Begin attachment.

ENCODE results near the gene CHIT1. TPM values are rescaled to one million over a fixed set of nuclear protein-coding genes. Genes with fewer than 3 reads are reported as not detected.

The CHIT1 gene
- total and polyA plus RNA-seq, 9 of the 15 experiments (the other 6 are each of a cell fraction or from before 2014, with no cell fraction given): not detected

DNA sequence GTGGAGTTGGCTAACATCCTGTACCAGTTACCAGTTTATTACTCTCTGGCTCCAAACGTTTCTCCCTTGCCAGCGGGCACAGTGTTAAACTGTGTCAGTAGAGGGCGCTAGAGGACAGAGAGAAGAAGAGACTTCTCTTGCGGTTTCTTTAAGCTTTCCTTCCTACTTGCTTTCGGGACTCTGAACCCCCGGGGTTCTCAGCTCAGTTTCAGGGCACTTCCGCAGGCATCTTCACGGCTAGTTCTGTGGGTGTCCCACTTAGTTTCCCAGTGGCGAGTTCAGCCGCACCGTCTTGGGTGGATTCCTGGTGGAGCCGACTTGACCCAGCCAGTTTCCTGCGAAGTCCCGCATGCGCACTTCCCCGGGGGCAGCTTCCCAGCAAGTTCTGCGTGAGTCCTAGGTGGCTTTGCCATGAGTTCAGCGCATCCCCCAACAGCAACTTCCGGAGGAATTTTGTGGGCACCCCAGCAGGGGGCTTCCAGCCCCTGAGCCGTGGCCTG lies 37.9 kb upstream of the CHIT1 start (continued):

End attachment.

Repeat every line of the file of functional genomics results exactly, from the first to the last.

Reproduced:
ENCODE results near the gene CHIT1. TPM values are rescaled to one million over a fixed set of nuclear protein-coding genes. Genes with fewer than 3 reads are reported as not detected.

The CHIT1 gene
- total and polyA plus RNA-seq, 9 of the 15 experiments (the other 6 are each of a cell fraction or from before 2014, with no cell fraction given): not detected

DNA sequence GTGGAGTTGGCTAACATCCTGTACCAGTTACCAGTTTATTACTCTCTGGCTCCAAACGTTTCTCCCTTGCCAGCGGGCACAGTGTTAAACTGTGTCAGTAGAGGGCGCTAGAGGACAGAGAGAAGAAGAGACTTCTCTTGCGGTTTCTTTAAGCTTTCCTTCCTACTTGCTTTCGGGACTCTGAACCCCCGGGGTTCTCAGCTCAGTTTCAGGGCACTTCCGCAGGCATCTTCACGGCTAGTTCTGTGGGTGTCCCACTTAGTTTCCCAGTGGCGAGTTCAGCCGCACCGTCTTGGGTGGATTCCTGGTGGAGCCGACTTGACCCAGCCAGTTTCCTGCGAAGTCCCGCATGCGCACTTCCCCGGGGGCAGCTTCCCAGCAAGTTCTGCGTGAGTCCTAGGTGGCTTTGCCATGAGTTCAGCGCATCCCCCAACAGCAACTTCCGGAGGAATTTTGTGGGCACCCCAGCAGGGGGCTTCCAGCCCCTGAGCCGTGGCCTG lies 37.9 kb upstream of the CHIT1 start (continued):